This paper intends to explore my thoughts about the fundamental
spiritual basis of all things. I will use as a basic theme my
experiences with machines and other such inanimate objects, because
I have developed much more confidence in dealing with such, and
because their inherent simplicity compared to life creates a useful
Machines, as I have come to know them, exhibit very often quite
human qualities, and I have found that they seem to respond at
optimum levels when they are treated in a loving manner. Since
machines are much simpler than people, it is easier to do, but
the basics apply to both. This involves sensitivity and response
to need. A machine's needs are in general quite simple, and the
symptoms of neglect are easily noticed. For example, the most
frequently neglected needs of machines are probably lubrication
and cleaning. I think of this especially right now, as I am typing
on a machine, which only recently began to cause me much disappointment
by operating very roughly. At first, I was somewhat angered at
the machine; then, I became angry at the people who may have abused
it. Finally, I realized that I must respond to the machine's expression
of need, by diagnosing the problem and seeking the solution. I
found the problem to be simply a need for lubrication of one part,
but I put oil on all apparent points of friction; the result is
now a "happy" machine and a "happy" operator.
Sensing an inconsistency in a machine's operation is only the
first step in the cycle of sensitivity and response. In order
to even sense a problem, there must be a fairly deep level of
understanding, which must come from a long period of enlightened
experience. The diagnosis and correction require even more sensitivity,
as well as plain knowledge about how to satisfy any of a number
What is needed, ultimately, is a basic respect for the machine.
Once this respect is established, it becomes a very natural thing
to treat a machine gently, sensitively and lovingly. The rewards,
in my experience, are machines which respond faithfully and give
fair warning when they are in trouble and need extra attention.
Of course, there is an added dimension of machine personality.
In fact, there may be some machines which, perhaps because of
poor quality materials or irresponsible workmanship, may never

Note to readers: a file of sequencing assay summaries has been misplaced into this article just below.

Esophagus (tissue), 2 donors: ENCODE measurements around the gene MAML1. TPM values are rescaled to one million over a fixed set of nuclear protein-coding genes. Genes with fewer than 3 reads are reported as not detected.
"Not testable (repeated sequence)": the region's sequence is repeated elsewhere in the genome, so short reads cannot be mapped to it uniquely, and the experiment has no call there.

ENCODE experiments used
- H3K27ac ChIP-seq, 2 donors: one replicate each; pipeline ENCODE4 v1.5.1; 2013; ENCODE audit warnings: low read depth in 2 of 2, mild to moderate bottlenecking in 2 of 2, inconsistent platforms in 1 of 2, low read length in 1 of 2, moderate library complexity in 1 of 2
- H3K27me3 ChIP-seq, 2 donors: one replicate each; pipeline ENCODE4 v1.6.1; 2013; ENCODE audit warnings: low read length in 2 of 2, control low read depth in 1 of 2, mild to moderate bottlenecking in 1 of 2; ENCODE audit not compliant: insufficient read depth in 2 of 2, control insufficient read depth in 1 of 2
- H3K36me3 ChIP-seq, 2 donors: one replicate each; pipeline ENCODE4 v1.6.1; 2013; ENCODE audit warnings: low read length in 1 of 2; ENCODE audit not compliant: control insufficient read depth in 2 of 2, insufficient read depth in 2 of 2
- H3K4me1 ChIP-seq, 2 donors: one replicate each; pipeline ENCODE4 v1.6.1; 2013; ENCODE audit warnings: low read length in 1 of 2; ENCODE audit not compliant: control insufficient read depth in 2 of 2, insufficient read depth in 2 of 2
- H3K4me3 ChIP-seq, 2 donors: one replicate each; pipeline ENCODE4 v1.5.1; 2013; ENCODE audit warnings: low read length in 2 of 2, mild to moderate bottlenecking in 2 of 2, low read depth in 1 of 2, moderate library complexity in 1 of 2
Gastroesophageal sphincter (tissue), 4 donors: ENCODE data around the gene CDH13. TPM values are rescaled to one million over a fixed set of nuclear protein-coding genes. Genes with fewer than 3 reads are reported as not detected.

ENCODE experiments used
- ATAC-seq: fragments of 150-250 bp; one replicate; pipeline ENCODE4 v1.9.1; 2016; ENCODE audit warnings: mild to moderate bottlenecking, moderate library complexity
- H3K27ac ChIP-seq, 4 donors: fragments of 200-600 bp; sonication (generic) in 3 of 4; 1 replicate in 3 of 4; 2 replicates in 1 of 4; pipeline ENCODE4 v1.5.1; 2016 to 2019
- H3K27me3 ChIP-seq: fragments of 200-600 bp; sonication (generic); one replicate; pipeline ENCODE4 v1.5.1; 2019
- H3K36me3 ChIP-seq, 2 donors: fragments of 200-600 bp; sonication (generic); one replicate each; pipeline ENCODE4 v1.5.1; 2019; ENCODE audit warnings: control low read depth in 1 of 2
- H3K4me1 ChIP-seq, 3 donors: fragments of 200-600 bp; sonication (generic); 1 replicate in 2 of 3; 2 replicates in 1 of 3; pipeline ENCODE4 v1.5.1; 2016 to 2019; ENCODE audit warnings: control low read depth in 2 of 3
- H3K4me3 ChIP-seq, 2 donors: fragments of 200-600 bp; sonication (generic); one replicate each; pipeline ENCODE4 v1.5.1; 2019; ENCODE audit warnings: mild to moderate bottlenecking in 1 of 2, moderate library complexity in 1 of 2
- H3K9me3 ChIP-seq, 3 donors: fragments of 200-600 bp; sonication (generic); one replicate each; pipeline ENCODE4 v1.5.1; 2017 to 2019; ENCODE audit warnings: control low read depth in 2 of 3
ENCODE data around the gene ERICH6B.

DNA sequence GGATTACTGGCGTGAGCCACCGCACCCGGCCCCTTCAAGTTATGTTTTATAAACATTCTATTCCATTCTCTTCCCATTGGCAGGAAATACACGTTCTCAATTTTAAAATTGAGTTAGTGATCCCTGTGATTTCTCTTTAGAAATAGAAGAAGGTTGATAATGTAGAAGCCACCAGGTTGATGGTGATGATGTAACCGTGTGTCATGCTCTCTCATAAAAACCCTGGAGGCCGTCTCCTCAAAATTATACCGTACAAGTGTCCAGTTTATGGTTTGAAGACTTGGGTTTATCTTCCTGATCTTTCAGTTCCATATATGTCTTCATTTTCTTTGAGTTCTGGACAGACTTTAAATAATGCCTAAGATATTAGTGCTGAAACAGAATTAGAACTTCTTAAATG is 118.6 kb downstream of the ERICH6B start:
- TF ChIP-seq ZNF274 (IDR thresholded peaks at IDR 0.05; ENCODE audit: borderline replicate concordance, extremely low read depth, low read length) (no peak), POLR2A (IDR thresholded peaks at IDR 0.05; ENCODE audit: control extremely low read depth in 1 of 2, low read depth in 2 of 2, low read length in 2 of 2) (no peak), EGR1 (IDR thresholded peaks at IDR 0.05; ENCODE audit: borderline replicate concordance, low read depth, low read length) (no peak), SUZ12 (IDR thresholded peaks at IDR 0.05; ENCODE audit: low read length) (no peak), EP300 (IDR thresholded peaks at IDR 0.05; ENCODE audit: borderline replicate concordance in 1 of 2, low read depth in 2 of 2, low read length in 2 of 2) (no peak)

be able to perform reliably. Even machines such as these should
be treated kindly, and used as much as possible; but they should
be given jobs in proportion to their ability and not depended
upon to work every time. Even when they break, they deserve the
right to be repaired if possible, and if not, then discarded with
This discourse on quality brings forth another point: machines
are created to fill a demand, and if the demand is for cheap,
poorly constructed equipment, then that will be produced in increasing
quantity, flooding the market. The outcome of this would be increased
frustration with the machines, unwillingness to fix them, and
more frequent disrespectful discarding, or even violent destruction.
The logical remedy would be to buy only equipment of highest quality,
made from good materials with careful engineering and workmanship.
Such machines would last much longer, and would be easily repaired.
Given sensitive maintenance as outlined above, they would respond
reliably in all cases of need, and eventually receive the love
Whether machines really have a spirit and soul or not is irrelevant
to the intended purpose of this document. I believe that, in order
to love a human being who is equal to oneself, one must first
be able to love and respect all things of "lesser" being.
It is my hope that what I have written will in some way increase
the understanding people have of machines, and as a metaphor perhaps
lend insight to our human interpersonal relations.